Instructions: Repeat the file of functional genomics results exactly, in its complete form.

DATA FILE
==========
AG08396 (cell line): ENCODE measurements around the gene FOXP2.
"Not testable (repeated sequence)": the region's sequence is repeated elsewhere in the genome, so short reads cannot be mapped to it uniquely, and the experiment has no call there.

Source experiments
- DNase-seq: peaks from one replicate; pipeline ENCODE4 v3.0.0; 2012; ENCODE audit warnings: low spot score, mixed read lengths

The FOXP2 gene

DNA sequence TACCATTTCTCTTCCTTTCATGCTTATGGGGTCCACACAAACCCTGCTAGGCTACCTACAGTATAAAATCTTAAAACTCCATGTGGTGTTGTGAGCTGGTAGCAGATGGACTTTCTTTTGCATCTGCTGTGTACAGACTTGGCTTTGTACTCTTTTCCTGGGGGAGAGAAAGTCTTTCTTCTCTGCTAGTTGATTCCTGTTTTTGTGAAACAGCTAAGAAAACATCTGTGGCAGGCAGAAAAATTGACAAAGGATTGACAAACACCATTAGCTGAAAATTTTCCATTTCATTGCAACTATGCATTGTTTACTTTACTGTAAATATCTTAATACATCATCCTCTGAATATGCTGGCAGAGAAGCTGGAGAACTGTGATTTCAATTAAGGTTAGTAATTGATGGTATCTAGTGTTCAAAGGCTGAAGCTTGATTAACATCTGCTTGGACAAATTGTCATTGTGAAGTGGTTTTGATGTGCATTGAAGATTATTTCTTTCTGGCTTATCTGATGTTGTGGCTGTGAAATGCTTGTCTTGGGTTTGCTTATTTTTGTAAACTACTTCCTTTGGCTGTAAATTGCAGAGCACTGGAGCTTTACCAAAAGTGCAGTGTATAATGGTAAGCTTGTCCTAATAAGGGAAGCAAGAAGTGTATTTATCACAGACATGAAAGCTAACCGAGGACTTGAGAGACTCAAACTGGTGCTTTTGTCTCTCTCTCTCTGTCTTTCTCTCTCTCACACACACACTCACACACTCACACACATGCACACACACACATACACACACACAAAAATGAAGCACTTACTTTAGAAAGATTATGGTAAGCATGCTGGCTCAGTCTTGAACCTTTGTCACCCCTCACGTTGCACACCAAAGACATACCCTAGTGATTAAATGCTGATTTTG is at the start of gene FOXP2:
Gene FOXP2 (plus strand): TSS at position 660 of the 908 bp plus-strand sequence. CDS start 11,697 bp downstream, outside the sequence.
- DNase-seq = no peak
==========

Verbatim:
AG08396 (cell line): ENCODE measurements around the gene FOXP2.
"Not testable (repeated sequence)": the region's sequence is repeated elsewhere in the genome, so short reads cannot be mapped to it uniquely, and the experiment has no call there.

Source experiments
- DNase-seq: peaks from one replicate; pipeline ENCODE4 v3.0.0; 2012; ENCODE audit warnings: low spot score, mixed read lengths

The FOXP2 gene

DNA sequence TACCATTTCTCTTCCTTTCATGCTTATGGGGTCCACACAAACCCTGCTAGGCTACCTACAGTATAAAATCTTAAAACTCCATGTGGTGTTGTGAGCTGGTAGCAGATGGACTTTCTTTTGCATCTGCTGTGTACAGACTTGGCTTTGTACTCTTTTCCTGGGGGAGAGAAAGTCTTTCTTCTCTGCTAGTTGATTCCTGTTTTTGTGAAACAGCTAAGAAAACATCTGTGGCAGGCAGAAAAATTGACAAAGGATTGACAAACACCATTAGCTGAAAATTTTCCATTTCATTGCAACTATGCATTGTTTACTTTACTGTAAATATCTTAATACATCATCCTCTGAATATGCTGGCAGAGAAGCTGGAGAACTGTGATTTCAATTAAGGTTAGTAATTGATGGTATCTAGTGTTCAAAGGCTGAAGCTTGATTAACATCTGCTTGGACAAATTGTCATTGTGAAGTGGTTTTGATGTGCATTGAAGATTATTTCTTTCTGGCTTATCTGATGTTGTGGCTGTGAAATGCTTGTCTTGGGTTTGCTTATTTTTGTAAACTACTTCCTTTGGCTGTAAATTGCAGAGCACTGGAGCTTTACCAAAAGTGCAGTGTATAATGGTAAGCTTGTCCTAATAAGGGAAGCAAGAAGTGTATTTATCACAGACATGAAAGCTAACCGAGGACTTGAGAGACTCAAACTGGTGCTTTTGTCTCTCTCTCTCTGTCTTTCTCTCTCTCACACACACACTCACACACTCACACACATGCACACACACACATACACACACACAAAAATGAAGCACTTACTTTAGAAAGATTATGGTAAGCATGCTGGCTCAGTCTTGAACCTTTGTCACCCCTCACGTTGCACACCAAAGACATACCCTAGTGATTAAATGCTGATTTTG is at the start of gene FOXP2:
Gene FOXP2 (plus strand): TSS at position 660 of the 908 bp plus-strand sequence. CDS start 11,697 bp downstream, outside the sequence.
- DNase-seq = no peak